My niece is really into Computer Science and I am doing everything I can to foster that interest and to provide her with some company (as most young teenage girls at her school aren't even remotely interested in figuring out how their computer/tablet/phone/3DS works.) I wanted to get her a Pi or Arduino and include some basic project links/print outs. Any recommendations? I thought about giving her the Retro Gaming Rig How To with some physical copies of classic games (she's also a gamer).
Setting up a RetroPie using the guide you linked (or any other guide - seriously type Retropie How to in google and you'll find loads...) is quite fun as long you remember you need to download the necessary digital copies of the Games (ROM) your niece wants to play so I'd recommend getting a 32 GB Micro SD Card so you've got some space for them.
There is also the legal grey area of downloading ROMs for games you don't own but I'll leave that up to you.
I guess a Raspberry Pi is the more flexible option of the two since can do both pure informatic projects or projects that involve hardware too. But the "problem" with the Raspberry Pi is that she has to learn Pyton to control the GPIO pins and that can be challenging and not that user friendly.
The Arduino is much easier to work with because can be programmed in a language that looks like C but can "only" do projects that involve controlling motors, pull data off of sensors and stuff like that.
They both have the advantage to be really cheap so I guess for 100$ you can get an Arduino kit (that works also with a Raspberry Pi) and a Raspberry Pi with all the accessories needed (power supply, case and micro SD card).
Frankenstein the two toghether might be an interesting combination too. I wish I had an uncle like you!
I was going to buy her some retro cartridges of the classics so we could deal with the gray area that way ;) Also, who doesn't want SNES/NES cartridges ?!
Here's another alternative to rPi.
The chip without keyboard + screen is only $6.
It's every bit as extendable into projects as the PI. There's LOADS of hacking + modding + projects being done with it. Just start googling around.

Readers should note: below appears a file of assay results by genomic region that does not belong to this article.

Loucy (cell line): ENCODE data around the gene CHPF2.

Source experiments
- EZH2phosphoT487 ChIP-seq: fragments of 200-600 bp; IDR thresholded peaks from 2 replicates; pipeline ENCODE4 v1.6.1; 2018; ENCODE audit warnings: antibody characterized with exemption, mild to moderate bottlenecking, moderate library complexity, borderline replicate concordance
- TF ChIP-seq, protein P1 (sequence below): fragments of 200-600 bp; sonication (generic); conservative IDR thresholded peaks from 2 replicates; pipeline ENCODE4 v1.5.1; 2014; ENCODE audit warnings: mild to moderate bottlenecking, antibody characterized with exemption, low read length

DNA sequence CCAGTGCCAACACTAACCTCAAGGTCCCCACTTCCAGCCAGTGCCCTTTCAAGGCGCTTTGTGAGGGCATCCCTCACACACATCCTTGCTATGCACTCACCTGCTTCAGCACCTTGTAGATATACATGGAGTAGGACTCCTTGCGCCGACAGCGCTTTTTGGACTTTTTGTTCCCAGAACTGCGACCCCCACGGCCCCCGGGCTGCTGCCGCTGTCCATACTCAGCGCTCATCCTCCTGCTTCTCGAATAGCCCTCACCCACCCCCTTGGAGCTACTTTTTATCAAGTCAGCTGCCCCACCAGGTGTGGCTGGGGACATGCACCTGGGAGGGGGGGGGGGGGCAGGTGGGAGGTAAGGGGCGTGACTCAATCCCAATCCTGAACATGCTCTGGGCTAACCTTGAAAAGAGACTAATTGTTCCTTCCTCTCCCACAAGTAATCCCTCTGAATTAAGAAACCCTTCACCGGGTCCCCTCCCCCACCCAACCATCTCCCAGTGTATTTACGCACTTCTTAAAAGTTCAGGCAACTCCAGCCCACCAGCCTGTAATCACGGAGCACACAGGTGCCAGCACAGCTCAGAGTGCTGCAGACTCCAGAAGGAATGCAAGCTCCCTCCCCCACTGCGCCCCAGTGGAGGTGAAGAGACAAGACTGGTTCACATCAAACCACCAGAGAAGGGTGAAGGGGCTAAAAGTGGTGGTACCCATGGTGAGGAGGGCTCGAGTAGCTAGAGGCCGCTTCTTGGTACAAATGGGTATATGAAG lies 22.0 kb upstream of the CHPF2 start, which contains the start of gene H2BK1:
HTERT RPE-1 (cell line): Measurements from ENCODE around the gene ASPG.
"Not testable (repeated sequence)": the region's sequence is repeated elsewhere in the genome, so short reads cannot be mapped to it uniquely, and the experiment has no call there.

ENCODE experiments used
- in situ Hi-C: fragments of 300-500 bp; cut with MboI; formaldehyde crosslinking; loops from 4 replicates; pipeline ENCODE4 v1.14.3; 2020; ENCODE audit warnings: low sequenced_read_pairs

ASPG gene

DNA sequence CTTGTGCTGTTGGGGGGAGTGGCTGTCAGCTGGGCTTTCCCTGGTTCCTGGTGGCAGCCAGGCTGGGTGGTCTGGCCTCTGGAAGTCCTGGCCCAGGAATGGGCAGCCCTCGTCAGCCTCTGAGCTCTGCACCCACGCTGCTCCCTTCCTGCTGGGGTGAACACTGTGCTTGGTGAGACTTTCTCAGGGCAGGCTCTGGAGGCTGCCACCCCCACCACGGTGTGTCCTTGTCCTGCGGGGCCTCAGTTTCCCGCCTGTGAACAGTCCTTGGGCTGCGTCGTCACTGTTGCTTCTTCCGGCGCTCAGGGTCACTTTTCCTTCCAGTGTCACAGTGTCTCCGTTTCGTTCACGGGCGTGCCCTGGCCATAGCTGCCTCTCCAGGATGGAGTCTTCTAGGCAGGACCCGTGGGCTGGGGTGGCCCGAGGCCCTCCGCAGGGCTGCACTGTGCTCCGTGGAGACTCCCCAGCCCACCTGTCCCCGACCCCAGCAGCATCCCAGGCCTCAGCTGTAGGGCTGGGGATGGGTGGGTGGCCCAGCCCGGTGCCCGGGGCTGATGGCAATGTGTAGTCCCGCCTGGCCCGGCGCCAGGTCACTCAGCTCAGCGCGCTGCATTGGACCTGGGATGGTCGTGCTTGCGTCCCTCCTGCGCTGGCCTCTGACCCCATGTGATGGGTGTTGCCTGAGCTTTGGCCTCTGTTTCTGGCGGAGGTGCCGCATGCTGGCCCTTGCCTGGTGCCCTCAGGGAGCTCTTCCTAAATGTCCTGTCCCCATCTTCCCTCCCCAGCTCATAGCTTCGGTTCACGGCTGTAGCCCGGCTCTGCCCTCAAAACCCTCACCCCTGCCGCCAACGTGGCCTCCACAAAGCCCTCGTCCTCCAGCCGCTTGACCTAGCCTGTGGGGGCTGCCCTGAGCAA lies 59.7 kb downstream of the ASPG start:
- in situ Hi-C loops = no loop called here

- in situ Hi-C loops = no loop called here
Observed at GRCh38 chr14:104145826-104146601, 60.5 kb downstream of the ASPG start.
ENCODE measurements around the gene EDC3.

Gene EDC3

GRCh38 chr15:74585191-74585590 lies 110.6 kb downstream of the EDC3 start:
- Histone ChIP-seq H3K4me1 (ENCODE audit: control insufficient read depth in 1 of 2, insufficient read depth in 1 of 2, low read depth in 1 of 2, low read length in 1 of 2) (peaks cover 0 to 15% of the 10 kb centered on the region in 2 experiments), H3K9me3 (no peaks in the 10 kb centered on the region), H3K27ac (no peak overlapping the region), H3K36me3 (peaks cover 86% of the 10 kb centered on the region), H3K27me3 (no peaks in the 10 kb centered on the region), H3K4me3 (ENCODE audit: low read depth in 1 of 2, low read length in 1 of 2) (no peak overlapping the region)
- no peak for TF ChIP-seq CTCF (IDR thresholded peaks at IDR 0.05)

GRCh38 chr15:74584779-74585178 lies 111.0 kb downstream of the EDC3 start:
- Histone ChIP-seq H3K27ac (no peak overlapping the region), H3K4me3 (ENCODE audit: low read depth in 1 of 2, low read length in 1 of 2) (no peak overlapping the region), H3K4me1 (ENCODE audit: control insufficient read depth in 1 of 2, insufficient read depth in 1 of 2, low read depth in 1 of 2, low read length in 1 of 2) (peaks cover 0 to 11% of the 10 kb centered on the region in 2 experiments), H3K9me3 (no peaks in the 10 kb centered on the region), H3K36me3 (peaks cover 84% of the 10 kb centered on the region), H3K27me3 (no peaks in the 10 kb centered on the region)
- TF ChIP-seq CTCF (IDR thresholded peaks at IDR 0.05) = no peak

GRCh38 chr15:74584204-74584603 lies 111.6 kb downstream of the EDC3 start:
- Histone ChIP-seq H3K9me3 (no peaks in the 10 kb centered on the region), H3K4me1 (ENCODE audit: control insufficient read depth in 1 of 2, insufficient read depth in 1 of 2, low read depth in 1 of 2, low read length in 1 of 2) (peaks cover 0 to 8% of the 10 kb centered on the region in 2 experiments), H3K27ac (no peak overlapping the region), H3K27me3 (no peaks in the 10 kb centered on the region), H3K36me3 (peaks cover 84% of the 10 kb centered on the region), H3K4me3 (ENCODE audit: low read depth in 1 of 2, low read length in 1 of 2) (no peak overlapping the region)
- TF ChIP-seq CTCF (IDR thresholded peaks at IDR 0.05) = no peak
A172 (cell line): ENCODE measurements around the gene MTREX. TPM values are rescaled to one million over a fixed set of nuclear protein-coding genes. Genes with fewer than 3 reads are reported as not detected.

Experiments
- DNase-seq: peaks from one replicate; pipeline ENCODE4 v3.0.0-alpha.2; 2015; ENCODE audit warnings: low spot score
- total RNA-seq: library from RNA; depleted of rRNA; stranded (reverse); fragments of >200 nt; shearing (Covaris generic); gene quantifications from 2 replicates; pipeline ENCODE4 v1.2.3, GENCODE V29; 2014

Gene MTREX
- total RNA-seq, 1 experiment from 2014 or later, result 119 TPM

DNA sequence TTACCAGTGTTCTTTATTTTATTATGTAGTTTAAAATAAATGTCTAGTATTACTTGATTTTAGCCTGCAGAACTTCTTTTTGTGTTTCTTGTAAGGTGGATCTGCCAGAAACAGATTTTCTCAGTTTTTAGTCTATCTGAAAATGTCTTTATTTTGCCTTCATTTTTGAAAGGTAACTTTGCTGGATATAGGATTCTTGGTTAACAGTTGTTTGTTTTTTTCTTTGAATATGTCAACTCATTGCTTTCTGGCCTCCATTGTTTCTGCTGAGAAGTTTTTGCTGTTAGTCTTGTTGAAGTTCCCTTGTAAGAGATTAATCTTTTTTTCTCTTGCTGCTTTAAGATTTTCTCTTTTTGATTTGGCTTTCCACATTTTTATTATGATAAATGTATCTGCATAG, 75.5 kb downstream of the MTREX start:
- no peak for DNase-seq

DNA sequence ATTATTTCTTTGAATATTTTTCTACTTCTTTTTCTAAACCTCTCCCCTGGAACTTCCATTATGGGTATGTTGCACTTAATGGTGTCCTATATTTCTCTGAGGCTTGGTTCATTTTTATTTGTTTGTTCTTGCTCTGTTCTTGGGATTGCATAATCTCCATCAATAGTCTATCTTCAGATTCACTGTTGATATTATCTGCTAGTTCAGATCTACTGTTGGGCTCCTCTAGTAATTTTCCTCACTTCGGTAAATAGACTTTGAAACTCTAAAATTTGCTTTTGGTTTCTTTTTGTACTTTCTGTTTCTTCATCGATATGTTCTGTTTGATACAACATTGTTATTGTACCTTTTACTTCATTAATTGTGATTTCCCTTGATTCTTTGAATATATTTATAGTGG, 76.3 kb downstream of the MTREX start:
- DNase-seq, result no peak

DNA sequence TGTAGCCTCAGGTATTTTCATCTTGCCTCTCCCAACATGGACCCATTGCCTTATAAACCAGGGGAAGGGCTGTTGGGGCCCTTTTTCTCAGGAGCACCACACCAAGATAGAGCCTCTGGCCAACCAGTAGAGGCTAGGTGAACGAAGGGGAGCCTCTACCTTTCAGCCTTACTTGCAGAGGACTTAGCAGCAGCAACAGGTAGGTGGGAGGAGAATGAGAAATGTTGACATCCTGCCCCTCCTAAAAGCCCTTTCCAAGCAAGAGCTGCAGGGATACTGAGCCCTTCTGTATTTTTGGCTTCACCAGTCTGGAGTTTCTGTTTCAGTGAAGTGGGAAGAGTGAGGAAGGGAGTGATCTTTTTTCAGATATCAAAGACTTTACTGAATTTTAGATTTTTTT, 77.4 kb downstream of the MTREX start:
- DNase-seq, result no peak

Well, last year I got her a course for Unity Development and 3D modeling, she did pretty well and has a grasp of programming basic concepts, and from my experience with Python, it's not incredibly hard to learn - that being said, I've not tinkered with a Pi, so I'm in the dark there... great excuse to buy one though. ;)
Diggin' it. Pretty cool little dealio.
This is true... they make great coasters actually ;)
Also side note - you are seriously uncle of the year at this point :D
It's really great that you're helping her out with this! Props to you.
Anyways I've recently started messing with Arduinos myself and my advice is to help her get the basics of it and then she needs to work on her own little creation. Something that she designs and makes all on her own. I did a some of the prepackaged stuff to get the basics but when I really got into it was when I started working on my own custom project, a little bluetooth controlled / self regulating vehicle kinda like an RC car.
I’m a teen myself and I am enjoying my time building a dot-matrix printer at the moment. I am using the parts a couple of old cd drives and some Lego to make the printer itself. I ordered some parts including an Arduino mega to control the motors. I think I want to use a C# program to talk to the Arduino over a serial port.
Could be a fun project under 100 dollars/euro. You can leave out the C# program and only use C on the Arduino to do some cool stuff. The only reason I am using C# is because I am learning it in school.
if you really want to get a better understanding of how computers work you could build a 4bit or 8bit computer out of 74 series chips. this is on my to do list at the moment.
PS you sound like a really cool uncle :)
I try to be the cool uncle. Her mom is a bit of a worry-wart/overly anxious about everything, and really doesn't understand that some people are Nerds who enjoy video games, and taking things apart/building things that aren't physical structures. She thinks it's weird that my niece would prefer to stay in and that most of her decent friends are people online. She just doesn't get it, so I chat with my niece regularly and try to get her nerdy projects and work on them with her. Last year I bought her a C# course and a 3d modeling course. She got pretty far, but school and sports got in the way. This year she's out of sports (her mom realized that you can still be a decent human and not play sports...) and aside form her college level courses, she's got a bit more free time so I thought a micro computer of some sort would be a good time sink for breaks and de-stress.